The Federal Aviation Administration has selected Harper College’s Drone Technology and Applications certificate program for its Unmanned Aircraft Systems-Collegiate Training Initiative (UAS-CTI).
Harper began its drone program in the spring 2021 semester. It is the only UAS-CTI college in northern Illinois and one of two such programs in the state.
“We designed this program to meet the needs of students, but in the process we met the FAA requirements, too,” said Mukila Maitha, coordinator of Harper’s drone program, associate professor and Geography department chair.
“This program is comprehensive, featuring multi-rotor, fixed-wing drones, simulators and a strong tie to geospatial technology. Between the curriculum, educators, hardware and lab facilities, our capacity aligns with the FAA’s requirements.”
The FAA’s UAS-CTI program recognizes institutions that prepare students for careers in unmanned aircraft systems, commonly referred to as drones. Colleges must provide curriculum covering various aspects of UAS training, including hands-on flight practice, maintenance, uses, applications, privacy concerns, safety and federal policies concerning drones.
Harper’s Drone Technology and Applications certificate program consists of six courses focusing on aspects from drone piloting to geospatial technologies to photography. Most classes are online, with the courses involving learning to fly the drones taking place in a blended format due to the need for on-campus instruction.
The program launched with a full capacity of students, and Maitha remains thrilled with the students’ passion for drone technology. Due to the quality of instruction from Richard Schultz, adjunct instructor and experienced geospatial educator, many students in the program felt confident enough to apply for their drone pilot’s licenses before the first semester was over.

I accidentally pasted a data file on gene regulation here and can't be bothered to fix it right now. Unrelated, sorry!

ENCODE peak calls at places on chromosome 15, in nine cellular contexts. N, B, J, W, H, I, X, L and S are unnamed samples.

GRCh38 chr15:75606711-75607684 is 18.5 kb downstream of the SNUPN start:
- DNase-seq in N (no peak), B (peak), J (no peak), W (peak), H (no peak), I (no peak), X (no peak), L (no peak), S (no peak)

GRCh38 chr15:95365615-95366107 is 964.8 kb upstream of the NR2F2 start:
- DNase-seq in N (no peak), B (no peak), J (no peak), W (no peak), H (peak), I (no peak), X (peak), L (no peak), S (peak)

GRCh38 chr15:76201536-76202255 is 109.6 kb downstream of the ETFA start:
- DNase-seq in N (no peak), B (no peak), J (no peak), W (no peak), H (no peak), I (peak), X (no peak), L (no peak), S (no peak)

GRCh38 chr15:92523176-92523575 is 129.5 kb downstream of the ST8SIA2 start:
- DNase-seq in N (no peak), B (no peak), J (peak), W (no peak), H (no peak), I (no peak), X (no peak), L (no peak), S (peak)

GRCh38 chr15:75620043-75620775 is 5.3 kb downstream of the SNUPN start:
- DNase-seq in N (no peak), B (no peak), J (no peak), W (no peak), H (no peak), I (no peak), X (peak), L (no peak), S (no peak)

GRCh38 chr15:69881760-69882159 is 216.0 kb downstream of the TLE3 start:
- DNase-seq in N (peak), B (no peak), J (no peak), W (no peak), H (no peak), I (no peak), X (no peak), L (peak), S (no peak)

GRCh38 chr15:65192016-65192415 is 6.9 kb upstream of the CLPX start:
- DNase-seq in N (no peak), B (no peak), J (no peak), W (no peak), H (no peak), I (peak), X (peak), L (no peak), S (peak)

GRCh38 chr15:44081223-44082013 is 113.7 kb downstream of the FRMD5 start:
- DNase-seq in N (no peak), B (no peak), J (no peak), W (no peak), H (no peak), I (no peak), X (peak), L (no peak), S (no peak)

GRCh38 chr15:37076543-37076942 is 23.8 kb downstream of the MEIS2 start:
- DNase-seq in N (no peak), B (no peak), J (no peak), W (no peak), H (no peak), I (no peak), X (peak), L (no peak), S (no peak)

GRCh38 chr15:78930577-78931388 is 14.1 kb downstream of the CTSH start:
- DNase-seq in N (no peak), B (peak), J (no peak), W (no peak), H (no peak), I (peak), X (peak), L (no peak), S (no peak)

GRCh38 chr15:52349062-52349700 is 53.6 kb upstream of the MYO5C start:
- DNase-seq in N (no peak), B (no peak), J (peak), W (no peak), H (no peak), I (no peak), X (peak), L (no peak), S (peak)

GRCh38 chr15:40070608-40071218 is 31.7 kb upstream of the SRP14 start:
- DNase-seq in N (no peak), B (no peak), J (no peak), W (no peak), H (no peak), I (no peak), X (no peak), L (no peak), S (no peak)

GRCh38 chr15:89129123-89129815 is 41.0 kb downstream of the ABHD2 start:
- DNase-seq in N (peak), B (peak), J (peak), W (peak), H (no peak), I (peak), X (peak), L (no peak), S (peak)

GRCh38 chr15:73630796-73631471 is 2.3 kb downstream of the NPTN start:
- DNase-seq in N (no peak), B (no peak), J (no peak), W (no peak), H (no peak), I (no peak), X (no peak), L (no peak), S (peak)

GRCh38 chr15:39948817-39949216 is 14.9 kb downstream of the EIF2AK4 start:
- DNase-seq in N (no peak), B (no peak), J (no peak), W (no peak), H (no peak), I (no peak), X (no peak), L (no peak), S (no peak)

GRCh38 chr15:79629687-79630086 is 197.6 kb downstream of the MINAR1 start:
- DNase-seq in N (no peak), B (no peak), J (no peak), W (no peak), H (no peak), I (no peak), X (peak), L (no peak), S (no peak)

Maitha said that all of Harper’s applicants in the first semester earned their licenses.
One of them was Angelica Avalos, who learned about the program via Harper’s Geographical Information Systems (GIS) program, which shares some DNA with the drone program.
After earning a GIS certificate (and then serving as a supplemental instructor in the program), Angelica took drone courses on her way to an Associate in Science degree at Harper. She plans on graduating in fall 2022 and transferring to an area university to earn a bachelor’s degree in geography.
“One of my dream jobs would be to work for the National Park Service,” Angelica said. “I’d love to be able to explore things like natural resources, forestry and more through drone imagery.”
She’s already begun on that path through her work with an area park district and internships with Harper’s facilities management and Lake County Forest Preserves. She said her drone credentials impressed her Forest Preserves colleagues, who had worked with a third party for their drone needs.
“Not everyone can claim ‘licensed drone pilot’ on their resume,” Angelica said, laughing.
Angelica’s geographic interests represent just one avenue for those certified in drone technology — something she said was represented by the diversity of interest and expertise in her Harper courses. She recalled students who were real estate agents and photographers, firefighters and high school teachers. Some worked in fields involving natural resources; others were in marketing.
Maitha said this speaks to the program’s usefulness, as well as the number of “bright outlook” careers available to those with knowledge and skills tied to emerging workforce needs. The FAA’s selection of Harper’s program only enhances the importance of it.
“I think it recognizes the high standards that we have,” he said. “It recognizes the rigor and resources in terms of expertise and the needs of students.”
He emphasized that this is only the beginning. The drone program is Harper’s first step into aviation, and Maitha hopes to build on that foundation.
“There is opportunity for significant growth for Harper, for students,” Maitha said. “This opens the door to serving the drone education needs throughout the Chicago metropolitan area and beyond.”